individuals was not made until his second interview with USCIS.
Finally, Jibril argues that he lacked any incentive to testify falsely about his arrest, and he
claims this indicates that his false statements were not made for the purpose of obtaining
immigration benefits. Specifically, he claims he knew that revealing his arrest, in the absence of
a conviction or criminal charges, would not have disqualified him from naturalization. By
implication, Jibril contends that he understood the difference between an arrest and a criminal
charge or conviction even though he disclaimed knowledge of these distinctions during his
deposition when discussing his unfamiliarity with the U.S. legal system.
Taken as a whole, Jibril’s explanations for his false testimony have been evolving and
inconsistent and are ultimately unconvincing. Given his initial false answers and the deficiencies
in his explanations, no genuine issue of material fact remains regarding whether Jibril has given
false testimony to improve his prospects for naturalization. See Fed. R. Civ. P. 56(c).
Accordingly, the Court is satisfied that no reasonable fact finder could conclude that Jibril can
meet his burden of establishing that he has met the requirements for naturalization. See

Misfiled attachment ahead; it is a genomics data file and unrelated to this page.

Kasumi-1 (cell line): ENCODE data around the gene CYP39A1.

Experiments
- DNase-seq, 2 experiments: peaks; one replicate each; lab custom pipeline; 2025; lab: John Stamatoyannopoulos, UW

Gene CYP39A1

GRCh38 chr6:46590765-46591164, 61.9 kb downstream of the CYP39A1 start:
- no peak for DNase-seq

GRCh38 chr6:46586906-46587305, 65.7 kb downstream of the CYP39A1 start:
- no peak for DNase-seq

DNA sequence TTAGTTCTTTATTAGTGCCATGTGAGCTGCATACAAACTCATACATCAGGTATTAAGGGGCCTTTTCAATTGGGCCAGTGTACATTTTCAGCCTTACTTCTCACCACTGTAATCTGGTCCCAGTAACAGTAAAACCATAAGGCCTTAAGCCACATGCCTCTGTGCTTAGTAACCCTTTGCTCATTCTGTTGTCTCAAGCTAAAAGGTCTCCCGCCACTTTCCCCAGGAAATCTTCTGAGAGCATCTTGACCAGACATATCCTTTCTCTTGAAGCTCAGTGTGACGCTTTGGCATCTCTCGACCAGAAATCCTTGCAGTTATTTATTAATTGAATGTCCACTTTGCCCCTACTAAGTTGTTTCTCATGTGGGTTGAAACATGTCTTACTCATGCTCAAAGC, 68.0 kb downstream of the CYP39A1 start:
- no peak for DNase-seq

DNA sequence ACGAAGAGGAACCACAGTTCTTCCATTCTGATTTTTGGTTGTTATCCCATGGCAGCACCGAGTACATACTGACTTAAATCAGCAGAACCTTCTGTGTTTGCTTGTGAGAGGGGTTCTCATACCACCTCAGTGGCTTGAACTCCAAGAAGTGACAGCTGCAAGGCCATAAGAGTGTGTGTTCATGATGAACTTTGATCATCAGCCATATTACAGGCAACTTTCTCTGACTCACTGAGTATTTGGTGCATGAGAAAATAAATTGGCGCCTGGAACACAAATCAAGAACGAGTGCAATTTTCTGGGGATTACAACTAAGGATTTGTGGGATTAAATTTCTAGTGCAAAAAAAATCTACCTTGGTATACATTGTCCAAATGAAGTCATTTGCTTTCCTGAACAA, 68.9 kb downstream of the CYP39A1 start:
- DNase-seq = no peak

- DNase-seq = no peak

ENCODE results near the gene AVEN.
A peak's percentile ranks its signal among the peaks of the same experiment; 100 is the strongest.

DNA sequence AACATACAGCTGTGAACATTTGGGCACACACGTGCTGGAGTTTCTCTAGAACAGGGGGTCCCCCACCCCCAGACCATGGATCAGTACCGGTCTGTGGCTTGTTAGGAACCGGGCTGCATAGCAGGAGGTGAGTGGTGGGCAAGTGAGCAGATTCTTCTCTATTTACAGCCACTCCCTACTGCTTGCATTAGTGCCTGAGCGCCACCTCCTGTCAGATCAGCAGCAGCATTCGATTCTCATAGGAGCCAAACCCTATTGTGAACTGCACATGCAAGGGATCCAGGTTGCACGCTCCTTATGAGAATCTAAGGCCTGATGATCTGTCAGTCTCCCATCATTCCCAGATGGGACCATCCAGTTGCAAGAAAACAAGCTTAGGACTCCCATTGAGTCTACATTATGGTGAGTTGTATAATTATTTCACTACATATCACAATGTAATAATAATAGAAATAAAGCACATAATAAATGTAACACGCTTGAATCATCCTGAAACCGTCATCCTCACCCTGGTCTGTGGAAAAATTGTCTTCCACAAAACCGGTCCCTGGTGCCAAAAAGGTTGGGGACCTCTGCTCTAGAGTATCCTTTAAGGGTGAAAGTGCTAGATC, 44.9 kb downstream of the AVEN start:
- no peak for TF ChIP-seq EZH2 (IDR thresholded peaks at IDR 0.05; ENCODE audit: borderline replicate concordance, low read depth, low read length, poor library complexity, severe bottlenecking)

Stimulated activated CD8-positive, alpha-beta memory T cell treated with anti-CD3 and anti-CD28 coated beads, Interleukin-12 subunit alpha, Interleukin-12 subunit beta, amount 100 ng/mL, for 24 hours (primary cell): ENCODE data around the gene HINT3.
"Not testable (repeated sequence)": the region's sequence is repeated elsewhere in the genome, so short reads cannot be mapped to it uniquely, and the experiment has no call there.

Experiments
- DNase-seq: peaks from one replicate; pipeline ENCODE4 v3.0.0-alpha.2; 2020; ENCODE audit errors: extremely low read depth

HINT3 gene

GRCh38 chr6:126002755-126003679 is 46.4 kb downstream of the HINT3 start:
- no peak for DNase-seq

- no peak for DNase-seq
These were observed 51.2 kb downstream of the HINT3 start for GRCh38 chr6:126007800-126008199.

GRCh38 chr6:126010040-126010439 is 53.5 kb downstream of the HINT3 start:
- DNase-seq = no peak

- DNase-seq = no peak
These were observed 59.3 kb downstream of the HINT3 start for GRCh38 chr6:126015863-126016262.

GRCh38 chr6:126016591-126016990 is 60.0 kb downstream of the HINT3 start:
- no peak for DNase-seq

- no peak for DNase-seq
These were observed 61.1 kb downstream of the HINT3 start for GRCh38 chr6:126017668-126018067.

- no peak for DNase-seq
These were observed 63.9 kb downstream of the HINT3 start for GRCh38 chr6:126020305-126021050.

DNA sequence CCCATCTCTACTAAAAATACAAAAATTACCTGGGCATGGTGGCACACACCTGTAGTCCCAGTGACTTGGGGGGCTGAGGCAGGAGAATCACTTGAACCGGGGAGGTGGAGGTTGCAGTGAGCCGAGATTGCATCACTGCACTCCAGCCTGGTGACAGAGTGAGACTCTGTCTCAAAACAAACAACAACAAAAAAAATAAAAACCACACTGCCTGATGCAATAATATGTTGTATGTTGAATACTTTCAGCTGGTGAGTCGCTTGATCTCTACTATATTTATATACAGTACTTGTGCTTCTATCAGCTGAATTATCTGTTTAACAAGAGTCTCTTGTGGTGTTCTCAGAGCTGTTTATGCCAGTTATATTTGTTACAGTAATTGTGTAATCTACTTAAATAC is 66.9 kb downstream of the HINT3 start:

Anderson v. Liberty Lobby, Inc., 477 U.S. 242, 255 (1986).2
2 Respondents also argue that this action should be dismissed because Jibril failed to serve
the Attorney General as required by 8 C.F.R. § 336.9(b) (2007). Counsel for Jibril contends that
Based on the files, records, and proceedings herein, and for the reasons stated above, IT
IS ORDERED THAT:
1. Respondents’ Amended Motion for Summary Judgment [Docket No. 16]
2. Jibril’s Petition for De Novo Review of Naturalization Application
Pursuant to 8 C.F.R. § 336.9 [Docket No. 1] is DISMISSED WITH
LET JUDGMENT BE ENTERED ACCORDINGLY.
Dated: February 19, 2008
s/ Joan N. Ericksen
JOAN N. ERICKSEN
United States District Judge
the Attorney General was properly served. On this record, the Court accepts counsel’s
representation that the Attorney General was properly served.